This impressive achievement can be attributed to the dedication of Generations' campaign leadership: co-chairs Adele Hall and Morton Sosland; steering committee members Donald J. Hall, Estelle Sosland, and Henry Bloch; and supported by another 100 or so volunteers who solicited the Fellows of Art and members of the corporate community.

The Generations campaign for The Nelson-Atkins Museum of Art was the largest private dollar campaign in the history of Kansas City at the time, and one of the largest museum campaigns in the country. (Others include the Museum of Fine Arts - Boston, the Museum of Modern Art, and the Metropolitan Museum both in New York City). Extraordinarily, all but approximately $6 million was raised locally, and deferred gifts amounted to less than 10 percent of the $200+ million raised.

Drawing on interviews with members of the Kansas City community, Museum volunteers, staff, and trustees, an architectural planning firm retained in 1998 worked to identify and quantify the Museums space needs. Once the planning was complete, a distinguished committee, chaired by Donald J. Hall, senior trustee of Museum and chairman of Hallmark Cards, Inc. was formed to select an architect to design the Nelson-Atkins expansion and renovation.

The process included a sketchbook competition of six internationally recognized architectural firms. Steven Holl of Steven Holl Architects, New York City, was unanimously chosen in 1999. Construction on an underground garage is scheduled to begin in 2001, with a completion date of 2004 for the entire expansion project. Holl's open, landscape connected design will draw visitors into an experience of art and architecture before they ever enter the Museum. Expansion will increase the Nelson-Atkins by more than 55 percent in size, while immeasurably increasing its capacity to bring art appreciation and education to a new generation.
"We have benefited from the contributions of previous generations to The Nelson-Atkins Museum of Art. Their generosity and prudent stewardship have provided a legacy for one of the finest art museums in the world. We pledge ourselves to continued excellence for future generations," board trustees and campaign committee members agreed.

While the majority of generosity for this campaign came directly from trustees and committee members, the Kansas City community was supportive of the effort. Corporate gifts also demonstrated a respect for The Nelson-Atkins past and a strong belief in its future. In all, more than 4,000 donors made the campaign successful.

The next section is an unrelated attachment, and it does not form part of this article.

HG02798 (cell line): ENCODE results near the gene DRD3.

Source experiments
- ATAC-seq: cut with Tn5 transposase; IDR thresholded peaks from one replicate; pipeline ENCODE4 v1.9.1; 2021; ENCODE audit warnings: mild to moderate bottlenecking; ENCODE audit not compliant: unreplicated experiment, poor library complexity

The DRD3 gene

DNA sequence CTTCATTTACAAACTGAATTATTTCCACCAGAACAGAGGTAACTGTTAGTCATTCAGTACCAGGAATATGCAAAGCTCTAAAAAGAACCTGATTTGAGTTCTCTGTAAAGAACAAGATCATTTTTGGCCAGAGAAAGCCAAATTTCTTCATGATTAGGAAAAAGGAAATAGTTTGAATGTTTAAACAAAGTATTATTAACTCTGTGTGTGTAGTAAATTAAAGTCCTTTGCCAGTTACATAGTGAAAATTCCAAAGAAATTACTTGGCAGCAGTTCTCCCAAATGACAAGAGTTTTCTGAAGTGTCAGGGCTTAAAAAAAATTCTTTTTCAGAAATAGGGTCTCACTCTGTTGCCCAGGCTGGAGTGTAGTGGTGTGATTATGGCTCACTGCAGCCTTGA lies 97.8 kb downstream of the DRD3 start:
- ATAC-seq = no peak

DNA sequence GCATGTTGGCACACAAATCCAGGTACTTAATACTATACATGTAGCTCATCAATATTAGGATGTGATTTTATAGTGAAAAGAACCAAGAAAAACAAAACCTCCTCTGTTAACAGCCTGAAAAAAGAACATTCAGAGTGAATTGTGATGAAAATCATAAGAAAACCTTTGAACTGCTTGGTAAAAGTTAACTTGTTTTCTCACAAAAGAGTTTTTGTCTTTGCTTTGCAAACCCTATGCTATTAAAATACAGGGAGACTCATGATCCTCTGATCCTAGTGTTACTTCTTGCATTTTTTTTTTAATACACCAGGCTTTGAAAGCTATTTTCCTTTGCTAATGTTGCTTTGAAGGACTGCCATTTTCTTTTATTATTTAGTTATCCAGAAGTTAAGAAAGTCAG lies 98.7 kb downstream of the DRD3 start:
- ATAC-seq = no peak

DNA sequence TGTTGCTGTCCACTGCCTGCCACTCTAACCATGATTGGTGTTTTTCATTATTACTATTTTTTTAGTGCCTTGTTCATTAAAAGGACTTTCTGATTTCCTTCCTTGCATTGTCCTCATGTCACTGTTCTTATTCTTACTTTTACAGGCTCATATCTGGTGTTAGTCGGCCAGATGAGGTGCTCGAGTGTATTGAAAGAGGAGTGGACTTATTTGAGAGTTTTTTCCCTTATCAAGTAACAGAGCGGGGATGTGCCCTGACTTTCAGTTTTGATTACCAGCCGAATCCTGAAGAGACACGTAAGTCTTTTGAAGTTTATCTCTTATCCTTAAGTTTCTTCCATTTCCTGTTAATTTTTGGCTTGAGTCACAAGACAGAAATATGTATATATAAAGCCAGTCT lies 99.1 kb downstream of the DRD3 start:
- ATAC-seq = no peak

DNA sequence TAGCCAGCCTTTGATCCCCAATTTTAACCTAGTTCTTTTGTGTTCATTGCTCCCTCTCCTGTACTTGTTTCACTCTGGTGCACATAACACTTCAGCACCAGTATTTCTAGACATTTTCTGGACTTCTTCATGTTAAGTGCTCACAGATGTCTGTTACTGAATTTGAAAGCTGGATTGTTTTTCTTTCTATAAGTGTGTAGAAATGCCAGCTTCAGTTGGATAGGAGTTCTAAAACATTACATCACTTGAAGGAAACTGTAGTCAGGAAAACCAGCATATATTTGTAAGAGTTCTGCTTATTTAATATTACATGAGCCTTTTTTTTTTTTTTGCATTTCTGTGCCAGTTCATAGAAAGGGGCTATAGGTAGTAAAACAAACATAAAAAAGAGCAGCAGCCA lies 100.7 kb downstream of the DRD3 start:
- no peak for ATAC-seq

Said Staley, "The Generations campaign for The Nelson-Atkins Museum of Art offers a case study in how a traditional campaign structure allows a major campaign to flex and succeed. This was a campaign of magnificent leadership enabled by a precise and well-planned vision."

William Rockhill Nelson and Mary Atkins provided a generous offering of art for the pleasure of others. Generations: A Gift To Us - A Gift From Us granted 21st century inheritors of The Nelson-Atkins legacy an occasion to perpetuate the Museum's generous promise to future generations.


 

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Roger Craver was presented with the prestigious Growing Philanthropy Award by Hartsook Co-Founder and Senior Executive Vice President Karin Cox during the Inspired Fundraising Summit at Avila University in Kansas City.

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Roger is the Editor of The Agitator, a daily blog covering fundraising trends and a founder of DonorVoice, a research and advisory firm specializing in retention and donor experience management. Roger is a pioneer in direct response fundraising and donor-designed strategies. He is the author of Retention Fundraising: the Art and Science of Keeping your Donors for Life published by Emerson & Church in 2014.

In selecting Roger Craver as the recipient of the Growing Philanthropy Award for Disrupting Fundraising Thought, the Hartsook Institutes for Fundraising International Board of Visitors cited his uncommon commitment and voice as a disruptor and challenger of the status quo.


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Earn a fully-accredited master's degree in fundraising ONLINE and in your own time. Visit Avila University to learn more and enroll.